Monastic life has a long tradition and prestige in the Ethiopian Orthodox Church. The oldest monastery dates from the 6th century. A monastic renaissance between the 13th and 16th century brought great moral and political authority to clergy.
Gabra’s rock-hewn monastery dates from the 12th century. Her room is excavated in the pink tufa rock. Two built-in-the-rock platforms, covered with a thin mattress, do as couch and bed. An old cupboard holds a few plates and cooking utensils, three of the long green robes worn by Ethiopian peasants, the white headscarves that nuns wear, and two pairs of sandals.
Posted on November 20, 2009, by mercedes, under Gender Masala, children, culture, health, women, men and more.
Posted on November 17, 2009, by mercedes, under Gender Masala, children, culture, health, stereotypes, women, men and more.
Guest posting by Gifti Nadi. After ten years with the International Women in Media Foundation in Washington DC, she is back in her home country, Ethiopia.
This was not an ordinary polio vaccination day for the children of Babile and Kombolcha, small towns about 500 km East of Addis Ababa. Ferenjis (foreigners in Amharic) had arrived!
About 100 Rotarians from the USA and Canada paid their way to Harar and Dire Dawa in Eastern Ethiopia to join local health workers in a massive drive to vaccinate 11.5 million children under five nationwide.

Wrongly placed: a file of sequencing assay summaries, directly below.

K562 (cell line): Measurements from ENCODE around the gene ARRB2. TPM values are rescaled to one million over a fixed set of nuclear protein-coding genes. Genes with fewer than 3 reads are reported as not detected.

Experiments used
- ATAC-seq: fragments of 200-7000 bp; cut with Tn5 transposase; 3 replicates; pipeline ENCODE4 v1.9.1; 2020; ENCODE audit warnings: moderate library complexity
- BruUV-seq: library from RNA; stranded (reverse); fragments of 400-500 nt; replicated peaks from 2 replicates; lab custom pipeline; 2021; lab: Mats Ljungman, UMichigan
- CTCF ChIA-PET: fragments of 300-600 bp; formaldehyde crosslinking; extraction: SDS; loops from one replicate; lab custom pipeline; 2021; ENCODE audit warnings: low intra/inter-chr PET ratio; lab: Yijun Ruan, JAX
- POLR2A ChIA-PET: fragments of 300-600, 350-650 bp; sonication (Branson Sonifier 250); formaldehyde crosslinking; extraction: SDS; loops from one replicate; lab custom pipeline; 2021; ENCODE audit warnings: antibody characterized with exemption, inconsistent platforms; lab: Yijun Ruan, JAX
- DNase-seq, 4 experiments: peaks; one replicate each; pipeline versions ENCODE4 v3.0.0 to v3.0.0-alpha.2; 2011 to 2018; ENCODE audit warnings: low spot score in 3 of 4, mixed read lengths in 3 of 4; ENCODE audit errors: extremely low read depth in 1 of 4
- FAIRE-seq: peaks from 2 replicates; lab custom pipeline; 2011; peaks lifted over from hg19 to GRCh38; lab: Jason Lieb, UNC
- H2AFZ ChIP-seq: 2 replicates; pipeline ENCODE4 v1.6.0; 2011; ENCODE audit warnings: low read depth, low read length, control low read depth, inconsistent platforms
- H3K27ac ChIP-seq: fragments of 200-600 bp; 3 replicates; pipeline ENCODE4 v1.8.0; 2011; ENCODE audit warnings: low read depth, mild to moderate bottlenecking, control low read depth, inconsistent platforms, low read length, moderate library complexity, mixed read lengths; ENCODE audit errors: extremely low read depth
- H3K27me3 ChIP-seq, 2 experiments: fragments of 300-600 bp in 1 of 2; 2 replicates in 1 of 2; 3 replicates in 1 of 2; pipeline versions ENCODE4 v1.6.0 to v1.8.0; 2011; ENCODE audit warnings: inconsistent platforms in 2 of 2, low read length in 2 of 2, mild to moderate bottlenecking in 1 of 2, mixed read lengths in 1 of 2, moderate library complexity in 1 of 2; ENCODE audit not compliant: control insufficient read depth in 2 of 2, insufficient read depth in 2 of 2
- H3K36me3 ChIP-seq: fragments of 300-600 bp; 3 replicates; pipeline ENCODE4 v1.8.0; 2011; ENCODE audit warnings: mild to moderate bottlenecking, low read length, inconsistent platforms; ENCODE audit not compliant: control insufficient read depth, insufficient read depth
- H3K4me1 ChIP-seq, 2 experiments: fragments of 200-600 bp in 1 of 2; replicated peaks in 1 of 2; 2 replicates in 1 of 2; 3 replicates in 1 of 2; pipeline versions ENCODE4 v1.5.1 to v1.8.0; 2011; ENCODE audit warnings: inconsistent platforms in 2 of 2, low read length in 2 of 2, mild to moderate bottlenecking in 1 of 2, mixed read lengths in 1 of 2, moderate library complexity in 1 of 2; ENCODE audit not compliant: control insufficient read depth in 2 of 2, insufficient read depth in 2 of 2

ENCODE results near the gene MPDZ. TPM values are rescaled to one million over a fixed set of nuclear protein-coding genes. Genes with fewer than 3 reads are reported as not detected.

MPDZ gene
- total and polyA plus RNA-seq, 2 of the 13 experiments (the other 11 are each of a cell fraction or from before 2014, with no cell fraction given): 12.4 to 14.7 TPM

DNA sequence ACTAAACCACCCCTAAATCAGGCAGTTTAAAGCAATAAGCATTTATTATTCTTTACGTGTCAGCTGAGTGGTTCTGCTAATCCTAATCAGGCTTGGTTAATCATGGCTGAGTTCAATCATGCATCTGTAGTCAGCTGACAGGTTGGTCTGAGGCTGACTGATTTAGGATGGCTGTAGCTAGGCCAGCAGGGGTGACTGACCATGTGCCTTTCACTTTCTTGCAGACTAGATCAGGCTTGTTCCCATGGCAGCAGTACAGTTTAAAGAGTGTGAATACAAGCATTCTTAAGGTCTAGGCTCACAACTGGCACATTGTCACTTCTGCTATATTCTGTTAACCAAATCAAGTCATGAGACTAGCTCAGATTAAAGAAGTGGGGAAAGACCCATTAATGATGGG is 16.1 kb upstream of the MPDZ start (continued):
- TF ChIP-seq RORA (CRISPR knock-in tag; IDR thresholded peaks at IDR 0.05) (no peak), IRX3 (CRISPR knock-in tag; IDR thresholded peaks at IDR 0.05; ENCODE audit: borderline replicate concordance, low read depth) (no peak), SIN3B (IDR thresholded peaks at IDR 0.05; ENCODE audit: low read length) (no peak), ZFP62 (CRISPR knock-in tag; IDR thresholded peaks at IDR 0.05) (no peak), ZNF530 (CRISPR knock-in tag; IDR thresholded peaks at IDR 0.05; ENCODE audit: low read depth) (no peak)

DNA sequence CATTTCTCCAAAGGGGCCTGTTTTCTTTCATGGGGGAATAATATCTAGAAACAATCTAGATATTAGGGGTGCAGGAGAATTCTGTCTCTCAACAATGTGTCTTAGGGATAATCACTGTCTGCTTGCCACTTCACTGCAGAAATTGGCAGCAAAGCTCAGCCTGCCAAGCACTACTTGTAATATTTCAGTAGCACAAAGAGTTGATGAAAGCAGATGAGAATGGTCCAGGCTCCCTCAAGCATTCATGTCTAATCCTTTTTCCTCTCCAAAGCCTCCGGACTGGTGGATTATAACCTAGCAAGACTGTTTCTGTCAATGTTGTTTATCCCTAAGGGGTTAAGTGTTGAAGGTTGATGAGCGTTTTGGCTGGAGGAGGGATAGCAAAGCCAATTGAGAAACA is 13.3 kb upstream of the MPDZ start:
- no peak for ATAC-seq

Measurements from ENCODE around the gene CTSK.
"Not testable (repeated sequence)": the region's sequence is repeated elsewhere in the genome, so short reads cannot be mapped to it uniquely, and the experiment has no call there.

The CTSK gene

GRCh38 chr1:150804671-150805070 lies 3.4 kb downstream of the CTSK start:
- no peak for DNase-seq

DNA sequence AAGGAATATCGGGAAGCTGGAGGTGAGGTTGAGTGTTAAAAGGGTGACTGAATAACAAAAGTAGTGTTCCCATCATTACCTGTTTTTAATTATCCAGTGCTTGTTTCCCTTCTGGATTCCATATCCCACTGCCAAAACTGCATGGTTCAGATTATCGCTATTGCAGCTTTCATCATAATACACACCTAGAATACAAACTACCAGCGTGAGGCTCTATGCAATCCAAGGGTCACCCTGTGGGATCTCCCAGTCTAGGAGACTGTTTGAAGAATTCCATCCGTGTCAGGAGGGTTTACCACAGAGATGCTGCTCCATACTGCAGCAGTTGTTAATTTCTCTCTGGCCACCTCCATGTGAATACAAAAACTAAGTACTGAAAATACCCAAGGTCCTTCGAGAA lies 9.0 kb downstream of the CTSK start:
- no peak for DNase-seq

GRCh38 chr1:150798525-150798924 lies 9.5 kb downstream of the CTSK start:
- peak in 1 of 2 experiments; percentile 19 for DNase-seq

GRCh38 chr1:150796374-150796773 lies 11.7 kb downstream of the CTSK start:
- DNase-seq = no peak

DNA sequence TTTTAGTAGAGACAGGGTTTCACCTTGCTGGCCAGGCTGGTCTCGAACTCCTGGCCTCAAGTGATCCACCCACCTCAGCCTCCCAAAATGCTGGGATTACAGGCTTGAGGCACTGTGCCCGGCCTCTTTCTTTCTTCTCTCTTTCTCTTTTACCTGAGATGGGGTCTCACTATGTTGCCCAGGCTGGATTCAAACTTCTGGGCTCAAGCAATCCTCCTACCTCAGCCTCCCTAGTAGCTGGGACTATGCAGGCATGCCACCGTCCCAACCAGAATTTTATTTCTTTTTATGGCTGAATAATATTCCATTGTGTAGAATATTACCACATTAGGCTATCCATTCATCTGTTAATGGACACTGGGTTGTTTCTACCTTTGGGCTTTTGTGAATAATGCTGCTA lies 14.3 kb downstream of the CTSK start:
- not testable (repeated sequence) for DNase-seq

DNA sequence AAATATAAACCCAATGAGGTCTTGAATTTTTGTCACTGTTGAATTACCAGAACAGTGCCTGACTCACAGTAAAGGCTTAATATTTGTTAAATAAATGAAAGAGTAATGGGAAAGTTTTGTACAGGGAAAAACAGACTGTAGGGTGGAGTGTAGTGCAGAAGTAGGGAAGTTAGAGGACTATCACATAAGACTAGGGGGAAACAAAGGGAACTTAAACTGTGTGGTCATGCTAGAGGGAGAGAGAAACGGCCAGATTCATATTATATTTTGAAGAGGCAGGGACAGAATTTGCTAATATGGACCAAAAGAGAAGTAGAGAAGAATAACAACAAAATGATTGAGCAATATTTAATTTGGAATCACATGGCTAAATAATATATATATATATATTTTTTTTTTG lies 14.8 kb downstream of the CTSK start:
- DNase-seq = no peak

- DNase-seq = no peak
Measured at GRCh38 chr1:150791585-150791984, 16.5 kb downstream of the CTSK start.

In recent years, 24 cases of polio have been detected in Ethiopia, likely coming from Sudan, says the World Health Organisation.
We travelled in small groups to the towns nestled against the backdrop of stunning mountains. We went door to door and were warmly welcomed by the primarily Muslim, Oromo and Somali families. (more…)
Posted on September 21, 2009, by mercedes, under Gender Masala, adolescents, culture, media, religion, reproductive health, stereotypes, women, men and more.
Gender Masala has been dealing with serious topics seriously …it’s time for a fun break! Check out these hilarious condom ads from several continents. They make safe sex fun.
Ranging from sassy dialogue to black humour, these are one-minute comedies with a smart punchline. The Mother from Hell and the Spoiled Brat skits have a Borat-like humour. And who would have thought a condom ad from India would depict anal sex?
Click on the ad from Argentina even if you don’t speak Spanish. Everybody who has been a teenager will chuckle about these teens, their parents and their predicament. (Watch it here)
Laughing got me thinking about how seldom one sees humorous ads about condoms in English-speaking Southern Africa. I have seen some cool ads in Mozambique, though – I think there were Brazilian advisors involved. (more…)
Posted on September 14, 2009, by mercedes, under children, health, human rights, women, men and more.
Next time you read a story or a press release moaning about how country X will not reach the Millennium Development Goals, think twice - whose goal and whose target is it? We know the deadline but do we know the baseline?
Instead of striking a balance between ambition and realism, the MDGs have become “money-metric and donor-centric”, “meaningless catch-all phrases.”